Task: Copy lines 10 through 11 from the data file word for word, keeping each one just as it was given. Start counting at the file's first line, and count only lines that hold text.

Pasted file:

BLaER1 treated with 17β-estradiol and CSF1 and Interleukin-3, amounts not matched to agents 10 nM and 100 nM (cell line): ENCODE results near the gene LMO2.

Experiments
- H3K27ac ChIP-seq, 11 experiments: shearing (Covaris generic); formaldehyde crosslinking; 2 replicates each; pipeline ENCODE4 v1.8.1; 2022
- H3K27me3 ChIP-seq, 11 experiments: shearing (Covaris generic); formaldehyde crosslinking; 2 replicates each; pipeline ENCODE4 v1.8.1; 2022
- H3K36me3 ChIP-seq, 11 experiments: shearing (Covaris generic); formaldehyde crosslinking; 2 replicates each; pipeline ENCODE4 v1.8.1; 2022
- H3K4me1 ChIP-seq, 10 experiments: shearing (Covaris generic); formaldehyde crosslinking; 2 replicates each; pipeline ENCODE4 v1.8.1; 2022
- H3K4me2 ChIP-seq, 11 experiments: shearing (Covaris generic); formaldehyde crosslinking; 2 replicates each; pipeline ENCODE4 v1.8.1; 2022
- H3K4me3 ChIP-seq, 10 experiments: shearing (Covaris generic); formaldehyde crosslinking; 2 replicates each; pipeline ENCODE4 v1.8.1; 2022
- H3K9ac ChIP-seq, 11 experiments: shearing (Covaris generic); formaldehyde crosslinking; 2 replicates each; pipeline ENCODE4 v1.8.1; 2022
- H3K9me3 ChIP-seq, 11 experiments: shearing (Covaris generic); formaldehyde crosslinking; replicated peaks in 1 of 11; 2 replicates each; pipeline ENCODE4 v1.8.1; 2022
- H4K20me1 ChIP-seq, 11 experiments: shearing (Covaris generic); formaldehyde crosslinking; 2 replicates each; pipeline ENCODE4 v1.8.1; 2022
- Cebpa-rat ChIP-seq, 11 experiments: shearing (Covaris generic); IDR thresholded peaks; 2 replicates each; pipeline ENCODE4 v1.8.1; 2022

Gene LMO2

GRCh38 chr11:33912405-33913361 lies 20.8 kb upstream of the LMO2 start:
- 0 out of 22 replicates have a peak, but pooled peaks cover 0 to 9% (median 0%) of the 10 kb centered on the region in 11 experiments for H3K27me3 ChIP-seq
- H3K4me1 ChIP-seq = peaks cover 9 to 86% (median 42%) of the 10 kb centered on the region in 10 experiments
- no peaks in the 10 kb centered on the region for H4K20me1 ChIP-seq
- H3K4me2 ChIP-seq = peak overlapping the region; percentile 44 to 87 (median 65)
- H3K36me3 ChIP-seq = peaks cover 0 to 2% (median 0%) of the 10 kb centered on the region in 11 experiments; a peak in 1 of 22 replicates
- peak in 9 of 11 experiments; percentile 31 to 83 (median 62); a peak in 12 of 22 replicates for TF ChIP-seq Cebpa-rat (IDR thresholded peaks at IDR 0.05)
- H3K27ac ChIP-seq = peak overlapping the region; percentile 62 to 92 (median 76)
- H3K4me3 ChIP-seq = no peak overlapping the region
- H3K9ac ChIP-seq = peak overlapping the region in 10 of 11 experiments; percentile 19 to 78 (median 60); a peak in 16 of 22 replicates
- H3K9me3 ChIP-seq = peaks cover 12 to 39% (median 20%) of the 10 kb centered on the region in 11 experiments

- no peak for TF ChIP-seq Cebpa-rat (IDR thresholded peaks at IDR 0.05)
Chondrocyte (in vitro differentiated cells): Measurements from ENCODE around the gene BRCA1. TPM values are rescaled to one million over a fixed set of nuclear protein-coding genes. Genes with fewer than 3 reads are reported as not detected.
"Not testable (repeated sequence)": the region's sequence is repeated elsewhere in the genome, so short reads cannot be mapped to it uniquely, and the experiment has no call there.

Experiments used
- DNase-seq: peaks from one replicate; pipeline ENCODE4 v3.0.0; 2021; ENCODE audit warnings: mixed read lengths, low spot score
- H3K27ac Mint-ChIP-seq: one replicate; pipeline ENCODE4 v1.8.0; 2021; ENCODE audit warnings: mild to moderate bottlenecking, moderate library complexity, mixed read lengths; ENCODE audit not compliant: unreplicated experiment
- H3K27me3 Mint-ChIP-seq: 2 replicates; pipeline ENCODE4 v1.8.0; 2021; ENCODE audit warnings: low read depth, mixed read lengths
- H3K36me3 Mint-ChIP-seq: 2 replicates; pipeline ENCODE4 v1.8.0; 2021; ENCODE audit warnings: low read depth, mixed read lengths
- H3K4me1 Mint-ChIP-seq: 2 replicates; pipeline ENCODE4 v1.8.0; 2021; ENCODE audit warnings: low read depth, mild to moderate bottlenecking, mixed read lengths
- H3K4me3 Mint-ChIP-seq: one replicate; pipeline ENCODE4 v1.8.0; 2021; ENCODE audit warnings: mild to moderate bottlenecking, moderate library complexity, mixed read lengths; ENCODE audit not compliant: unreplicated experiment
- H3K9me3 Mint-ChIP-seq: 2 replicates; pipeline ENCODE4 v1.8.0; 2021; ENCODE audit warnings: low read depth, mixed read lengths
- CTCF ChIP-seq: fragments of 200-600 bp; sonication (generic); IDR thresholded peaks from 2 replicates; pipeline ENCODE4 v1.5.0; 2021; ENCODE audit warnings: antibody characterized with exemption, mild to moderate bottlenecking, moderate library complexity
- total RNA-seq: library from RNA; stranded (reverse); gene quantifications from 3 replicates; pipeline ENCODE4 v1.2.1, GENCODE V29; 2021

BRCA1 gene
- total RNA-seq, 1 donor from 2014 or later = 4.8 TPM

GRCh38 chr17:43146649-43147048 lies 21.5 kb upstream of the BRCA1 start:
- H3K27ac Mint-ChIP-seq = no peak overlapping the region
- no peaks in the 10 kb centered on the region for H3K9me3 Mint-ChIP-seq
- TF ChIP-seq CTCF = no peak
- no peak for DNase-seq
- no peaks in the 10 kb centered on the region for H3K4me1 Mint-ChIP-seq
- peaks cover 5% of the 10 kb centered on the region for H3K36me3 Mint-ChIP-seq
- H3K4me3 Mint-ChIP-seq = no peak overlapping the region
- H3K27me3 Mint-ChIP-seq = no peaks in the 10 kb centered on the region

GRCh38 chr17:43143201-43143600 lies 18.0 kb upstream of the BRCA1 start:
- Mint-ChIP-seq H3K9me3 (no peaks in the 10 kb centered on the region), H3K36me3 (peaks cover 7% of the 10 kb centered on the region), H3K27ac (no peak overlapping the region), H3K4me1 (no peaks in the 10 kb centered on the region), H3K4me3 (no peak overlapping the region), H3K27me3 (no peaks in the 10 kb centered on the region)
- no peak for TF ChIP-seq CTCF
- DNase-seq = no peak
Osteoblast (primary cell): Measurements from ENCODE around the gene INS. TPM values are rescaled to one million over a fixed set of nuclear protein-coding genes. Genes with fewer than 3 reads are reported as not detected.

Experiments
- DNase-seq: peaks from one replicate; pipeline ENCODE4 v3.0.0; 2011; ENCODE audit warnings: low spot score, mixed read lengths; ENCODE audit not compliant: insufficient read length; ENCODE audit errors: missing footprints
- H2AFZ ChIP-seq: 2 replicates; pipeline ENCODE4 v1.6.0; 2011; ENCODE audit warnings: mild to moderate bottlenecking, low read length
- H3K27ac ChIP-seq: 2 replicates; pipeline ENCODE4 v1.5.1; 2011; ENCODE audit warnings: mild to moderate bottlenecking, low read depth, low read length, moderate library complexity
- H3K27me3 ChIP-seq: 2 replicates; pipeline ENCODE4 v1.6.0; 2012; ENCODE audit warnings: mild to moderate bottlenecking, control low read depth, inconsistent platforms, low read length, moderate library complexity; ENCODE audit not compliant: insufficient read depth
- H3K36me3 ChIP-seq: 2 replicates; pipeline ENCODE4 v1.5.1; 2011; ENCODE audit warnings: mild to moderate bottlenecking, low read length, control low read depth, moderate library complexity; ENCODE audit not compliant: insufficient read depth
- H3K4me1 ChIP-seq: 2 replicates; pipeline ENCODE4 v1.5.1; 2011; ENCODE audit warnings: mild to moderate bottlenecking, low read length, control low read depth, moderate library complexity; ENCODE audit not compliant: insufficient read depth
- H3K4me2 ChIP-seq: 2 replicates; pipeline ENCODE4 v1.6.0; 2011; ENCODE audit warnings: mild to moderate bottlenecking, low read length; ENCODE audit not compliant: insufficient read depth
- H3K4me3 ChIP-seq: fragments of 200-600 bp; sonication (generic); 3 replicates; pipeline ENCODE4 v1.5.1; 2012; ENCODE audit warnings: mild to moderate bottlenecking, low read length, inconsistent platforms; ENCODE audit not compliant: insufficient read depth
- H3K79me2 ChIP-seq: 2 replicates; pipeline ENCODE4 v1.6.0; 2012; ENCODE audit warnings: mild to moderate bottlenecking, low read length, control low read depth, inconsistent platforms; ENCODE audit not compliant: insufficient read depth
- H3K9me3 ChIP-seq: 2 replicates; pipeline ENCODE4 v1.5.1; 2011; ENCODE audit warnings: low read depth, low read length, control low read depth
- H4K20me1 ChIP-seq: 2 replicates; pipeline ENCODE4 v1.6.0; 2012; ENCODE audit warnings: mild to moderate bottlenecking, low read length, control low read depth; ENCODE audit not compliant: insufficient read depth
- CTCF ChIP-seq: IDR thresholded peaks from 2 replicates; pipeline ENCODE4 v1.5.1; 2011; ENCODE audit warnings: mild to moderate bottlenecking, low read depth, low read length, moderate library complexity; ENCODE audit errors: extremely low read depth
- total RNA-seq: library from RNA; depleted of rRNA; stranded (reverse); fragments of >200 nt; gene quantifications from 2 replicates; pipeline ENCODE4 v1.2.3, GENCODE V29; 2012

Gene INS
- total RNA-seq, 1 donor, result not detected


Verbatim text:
- H3K9me3 ChIP-seq, 11 experiments: shearing (Covaris generic); formaldehyde crosslinking; replicated peaks in 1 of 11; 2 replicates each; pipeline ENCODE4 v1.8.1; 2022
- H4K20me1 ChIP-seq, 11 experiments: shearing (Covaris generic); formaldehyde crosslinking; 2 replicates each; pipeline ENCODE4 v1.8.1; 2022